Study of Taste Deficits
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|ClinicalTrials.gov Identifier: NCT00022997|
Recruitment Status : Completed
First Posted : August 20, 2001
Last Update Posted : June 6, 2019
This study will explore the genetics of taste and taste deficits. The sense of taste plays a crucial role in food choices, allowing people to identify beneficial foods (those with high caloric value, which are typically sweet) and foods likely to be toxic (usually bitter substances). The loss of sense of taste in older people plays a role in decreased appetite and poor nutrition. Taste deficits may adversely affect people in ways that are not well understood. This study will examine why some people (about one-fourth of all people in the United States) cannot taste a substance called phenylthiocarbamide (PTC). The inability to taste PTC is due to inherited factors that are not yet clear.
Individuals age 18 and older who can taste PTC and individuals who cannot taste PTC may be eligible for this study. Participants will taste a number of liquid solutions until they find one with a clear taste. Then they will taste another group of solutions and decide which ones have that taste and which have no taste. Finally, they will taste a third group of solutions until they find one with a different taste. About 2 tablespoons of blood will be drawn from participants for genetic tests related to the sense of taste.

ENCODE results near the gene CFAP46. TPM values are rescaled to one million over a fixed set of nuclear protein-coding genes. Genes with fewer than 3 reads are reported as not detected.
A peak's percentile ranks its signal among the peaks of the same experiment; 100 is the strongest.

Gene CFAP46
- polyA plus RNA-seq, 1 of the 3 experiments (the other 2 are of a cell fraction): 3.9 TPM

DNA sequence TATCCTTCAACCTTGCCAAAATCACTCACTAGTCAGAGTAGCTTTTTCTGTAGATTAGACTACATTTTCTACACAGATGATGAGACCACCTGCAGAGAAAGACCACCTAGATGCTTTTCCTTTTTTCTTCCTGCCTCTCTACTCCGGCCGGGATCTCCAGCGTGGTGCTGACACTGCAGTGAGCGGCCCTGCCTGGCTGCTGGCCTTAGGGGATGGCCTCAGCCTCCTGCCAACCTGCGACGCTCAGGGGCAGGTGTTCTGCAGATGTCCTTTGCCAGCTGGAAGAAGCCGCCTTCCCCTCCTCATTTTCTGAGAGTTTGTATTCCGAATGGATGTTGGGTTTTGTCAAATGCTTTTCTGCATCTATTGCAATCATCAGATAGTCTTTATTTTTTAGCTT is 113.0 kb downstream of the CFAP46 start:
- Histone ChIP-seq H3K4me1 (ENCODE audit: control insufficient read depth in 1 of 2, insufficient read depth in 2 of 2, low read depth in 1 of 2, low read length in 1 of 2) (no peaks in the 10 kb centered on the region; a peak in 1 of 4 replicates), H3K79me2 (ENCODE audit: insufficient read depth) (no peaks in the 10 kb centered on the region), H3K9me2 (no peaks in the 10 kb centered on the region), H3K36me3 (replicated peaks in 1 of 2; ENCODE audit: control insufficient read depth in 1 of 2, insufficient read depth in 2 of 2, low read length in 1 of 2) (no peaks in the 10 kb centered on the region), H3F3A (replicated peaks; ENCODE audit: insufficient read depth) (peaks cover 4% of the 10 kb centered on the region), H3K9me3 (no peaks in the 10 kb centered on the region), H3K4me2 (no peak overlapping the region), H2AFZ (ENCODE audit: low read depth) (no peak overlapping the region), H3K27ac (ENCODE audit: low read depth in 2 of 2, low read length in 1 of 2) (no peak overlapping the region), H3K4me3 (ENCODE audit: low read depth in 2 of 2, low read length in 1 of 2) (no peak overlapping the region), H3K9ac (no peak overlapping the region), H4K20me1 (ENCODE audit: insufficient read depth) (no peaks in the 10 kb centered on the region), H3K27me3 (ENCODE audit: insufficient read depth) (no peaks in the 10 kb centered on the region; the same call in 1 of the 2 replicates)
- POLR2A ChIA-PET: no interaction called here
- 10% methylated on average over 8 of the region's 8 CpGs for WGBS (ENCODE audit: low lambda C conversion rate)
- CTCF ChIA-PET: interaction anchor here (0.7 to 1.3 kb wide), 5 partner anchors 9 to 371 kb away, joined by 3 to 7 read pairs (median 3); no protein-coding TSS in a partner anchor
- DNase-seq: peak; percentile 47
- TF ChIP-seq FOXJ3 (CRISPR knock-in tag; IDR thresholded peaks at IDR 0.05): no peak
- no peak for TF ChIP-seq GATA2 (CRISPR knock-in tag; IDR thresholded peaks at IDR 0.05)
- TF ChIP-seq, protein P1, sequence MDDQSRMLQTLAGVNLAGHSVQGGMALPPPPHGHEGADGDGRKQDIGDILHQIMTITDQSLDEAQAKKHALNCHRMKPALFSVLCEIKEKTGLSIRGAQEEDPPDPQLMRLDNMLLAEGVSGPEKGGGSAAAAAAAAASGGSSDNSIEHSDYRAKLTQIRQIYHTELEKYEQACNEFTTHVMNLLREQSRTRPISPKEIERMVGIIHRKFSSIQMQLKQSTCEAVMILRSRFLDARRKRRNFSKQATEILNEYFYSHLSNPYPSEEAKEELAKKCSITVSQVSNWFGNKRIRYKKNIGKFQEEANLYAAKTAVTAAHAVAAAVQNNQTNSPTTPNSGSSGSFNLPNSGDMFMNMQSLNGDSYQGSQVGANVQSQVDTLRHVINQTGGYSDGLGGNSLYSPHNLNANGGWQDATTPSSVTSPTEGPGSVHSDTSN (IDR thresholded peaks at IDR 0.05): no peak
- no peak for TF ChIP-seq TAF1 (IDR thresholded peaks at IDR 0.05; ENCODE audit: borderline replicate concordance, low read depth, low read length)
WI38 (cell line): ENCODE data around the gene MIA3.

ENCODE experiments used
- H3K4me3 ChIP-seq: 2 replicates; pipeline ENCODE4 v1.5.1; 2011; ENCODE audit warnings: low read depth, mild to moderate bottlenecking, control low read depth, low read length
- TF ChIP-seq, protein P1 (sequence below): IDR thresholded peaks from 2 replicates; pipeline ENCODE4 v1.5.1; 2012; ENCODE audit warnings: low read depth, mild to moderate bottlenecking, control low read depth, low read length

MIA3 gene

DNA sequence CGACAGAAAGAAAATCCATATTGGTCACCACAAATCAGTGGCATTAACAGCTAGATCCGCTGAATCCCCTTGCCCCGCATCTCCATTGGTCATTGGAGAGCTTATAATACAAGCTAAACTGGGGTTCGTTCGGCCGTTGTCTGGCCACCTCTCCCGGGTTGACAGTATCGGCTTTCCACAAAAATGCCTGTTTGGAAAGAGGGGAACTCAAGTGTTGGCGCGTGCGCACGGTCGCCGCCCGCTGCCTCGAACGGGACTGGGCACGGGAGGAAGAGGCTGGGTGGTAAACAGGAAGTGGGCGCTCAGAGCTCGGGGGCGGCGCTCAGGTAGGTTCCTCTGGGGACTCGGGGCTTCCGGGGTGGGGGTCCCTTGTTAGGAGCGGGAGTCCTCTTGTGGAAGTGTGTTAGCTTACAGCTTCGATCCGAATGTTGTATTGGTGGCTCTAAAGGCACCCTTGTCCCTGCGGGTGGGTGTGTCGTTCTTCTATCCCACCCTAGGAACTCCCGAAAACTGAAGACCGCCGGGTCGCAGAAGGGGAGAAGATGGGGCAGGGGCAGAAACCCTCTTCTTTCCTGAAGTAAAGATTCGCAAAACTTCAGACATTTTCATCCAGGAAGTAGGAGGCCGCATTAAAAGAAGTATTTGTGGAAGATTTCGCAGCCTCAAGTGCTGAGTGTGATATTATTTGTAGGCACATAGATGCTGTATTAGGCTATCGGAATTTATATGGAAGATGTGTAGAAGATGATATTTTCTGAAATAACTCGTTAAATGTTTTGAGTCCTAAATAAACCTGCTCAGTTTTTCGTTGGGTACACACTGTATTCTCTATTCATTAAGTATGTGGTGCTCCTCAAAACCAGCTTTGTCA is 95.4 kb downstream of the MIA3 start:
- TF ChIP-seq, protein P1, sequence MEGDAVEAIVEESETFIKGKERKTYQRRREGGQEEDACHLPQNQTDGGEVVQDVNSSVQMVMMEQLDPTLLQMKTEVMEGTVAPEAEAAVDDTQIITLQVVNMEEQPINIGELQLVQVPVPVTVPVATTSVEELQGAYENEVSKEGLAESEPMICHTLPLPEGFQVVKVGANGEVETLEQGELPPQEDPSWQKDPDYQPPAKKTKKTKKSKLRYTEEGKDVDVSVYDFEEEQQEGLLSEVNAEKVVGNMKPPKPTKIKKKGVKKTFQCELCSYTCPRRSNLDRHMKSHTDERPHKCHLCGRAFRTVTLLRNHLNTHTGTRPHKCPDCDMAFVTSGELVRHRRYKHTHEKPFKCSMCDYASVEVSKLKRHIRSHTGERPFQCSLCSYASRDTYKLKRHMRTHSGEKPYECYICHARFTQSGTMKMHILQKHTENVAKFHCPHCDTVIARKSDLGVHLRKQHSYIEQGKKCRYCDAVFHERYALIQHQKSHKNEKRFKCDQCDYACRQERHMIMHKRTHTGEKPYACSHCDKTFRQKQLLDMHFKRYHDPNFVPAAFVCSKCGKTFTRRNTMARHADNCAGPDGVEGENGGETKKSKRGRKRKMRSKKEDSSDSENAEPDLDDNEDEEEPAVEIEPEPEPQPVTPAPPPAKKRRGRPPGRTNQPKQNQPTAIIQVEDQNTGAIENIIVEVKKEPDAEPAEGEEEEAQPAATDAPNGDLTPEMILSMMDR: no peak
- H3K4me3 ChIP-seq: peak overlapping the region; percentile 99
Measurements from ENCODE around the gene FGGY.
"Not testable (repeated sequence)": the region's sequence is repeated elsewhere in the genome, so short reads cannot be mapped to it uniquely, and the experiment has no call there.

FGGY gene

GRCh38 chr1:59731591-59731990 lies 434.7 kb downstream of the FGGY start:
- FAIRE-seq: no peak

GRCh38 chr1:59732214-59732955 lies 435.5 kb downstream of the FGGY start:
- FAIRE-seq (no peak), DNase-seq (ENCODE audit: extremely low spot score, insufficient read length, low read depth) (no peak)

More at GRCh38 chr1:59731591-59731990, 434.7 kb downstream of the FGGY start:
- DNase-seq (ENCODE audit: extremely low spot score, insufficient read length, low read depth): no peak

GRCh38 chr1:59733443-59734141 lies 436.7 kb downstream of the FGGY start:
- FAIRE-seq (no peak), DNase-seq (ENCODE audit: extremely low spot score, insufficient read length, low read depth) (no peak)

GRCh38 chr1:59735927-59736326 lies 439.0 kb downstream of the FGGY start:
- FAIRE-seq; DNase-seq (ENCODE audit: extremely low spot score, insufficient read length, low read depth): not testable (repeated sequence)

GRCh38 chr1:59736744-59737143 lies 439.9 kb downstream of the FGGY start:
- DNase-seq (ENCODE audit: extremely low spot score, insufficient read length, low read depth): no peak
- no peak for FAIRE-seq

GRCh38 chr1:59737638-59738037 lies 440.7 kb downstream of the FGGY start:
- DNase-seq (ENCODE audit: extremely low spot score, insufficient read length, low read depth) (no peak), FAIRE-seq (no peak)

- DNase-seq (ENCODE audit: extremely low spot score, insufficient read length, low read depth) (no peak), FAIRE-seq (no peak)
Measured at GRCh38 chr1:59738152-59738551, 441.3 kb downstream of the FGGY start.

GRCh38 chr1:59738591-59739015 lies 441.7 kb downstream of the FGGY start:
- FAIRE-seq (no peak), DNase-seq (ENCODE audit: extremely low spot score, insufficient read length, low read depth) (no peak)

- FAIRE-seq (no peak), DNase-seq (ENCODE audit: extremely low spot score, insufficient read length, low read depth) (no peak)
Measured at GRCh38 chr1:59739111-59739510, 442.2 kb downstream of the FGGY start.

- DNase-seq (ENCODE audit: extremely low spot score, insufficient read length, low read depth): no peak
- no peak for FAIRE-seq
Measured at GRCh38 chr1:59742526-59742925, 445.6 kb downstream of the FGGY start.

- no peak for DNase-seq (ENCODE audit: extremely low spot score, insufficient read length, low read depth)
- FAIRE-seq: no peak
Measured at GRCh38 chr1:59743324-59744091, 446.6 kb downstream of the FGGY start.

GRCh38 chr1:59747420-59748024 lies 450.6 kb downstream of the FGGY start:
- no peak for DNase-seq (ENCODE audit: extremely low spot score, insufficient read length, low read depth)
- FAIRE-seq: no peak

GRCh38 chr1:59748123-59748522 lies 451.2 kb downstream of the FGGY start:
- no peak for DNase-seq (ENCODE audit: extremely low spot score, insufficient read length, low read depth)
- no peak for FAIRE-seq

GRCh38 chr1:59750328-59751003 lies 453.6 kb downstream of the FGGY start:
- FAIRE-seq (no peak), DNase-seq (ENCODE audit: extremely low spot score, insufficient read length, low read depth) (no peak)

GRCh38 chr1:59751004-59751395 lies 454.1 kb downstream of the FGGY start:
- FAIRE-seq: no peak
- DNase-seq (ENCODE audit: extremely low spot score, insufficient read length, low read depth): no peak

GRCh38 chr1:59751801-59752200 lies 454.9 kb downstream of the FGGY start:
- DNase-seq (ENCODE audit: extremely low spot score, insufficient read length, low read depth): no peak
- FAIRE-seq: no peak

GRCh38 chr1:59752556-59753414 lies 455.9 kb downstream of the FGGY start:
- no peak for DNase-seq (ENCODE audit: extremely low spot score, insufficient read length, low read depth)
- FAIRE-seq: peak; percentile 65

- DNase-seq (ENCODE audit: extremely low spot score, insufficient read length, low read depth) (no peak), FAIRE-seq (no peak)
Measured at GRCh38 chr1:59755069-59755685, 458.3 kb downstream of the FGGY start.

|Condition or disease|
|Taste Disorder Healthy|
|Study Type :||Observational|
|Actual Enrollment :||450 participants|
|Official Title:||Studies of Deficits in the Sense of Taste|
|Study Start Date :||August 16, 2001|
|Study Completion Date :||June 4, 2019|
To learn more about this study, you or your doctor may contact the study research staff using the contact information provided by the sponsor.
Please refer to this study by its ClinicalTrials.gov identifier (NCT number): NCT00022997
|United States, Maryland|
|National Institutes of Health Clinical Center, 9000 Rockville Pike|
|Bethesda, Maryland, United States, 20892|
|Principal Investigator:||Dennis T Drayna, Ph.D.||National Institute on Deafness and Other Communication Disorders (NIDCD)|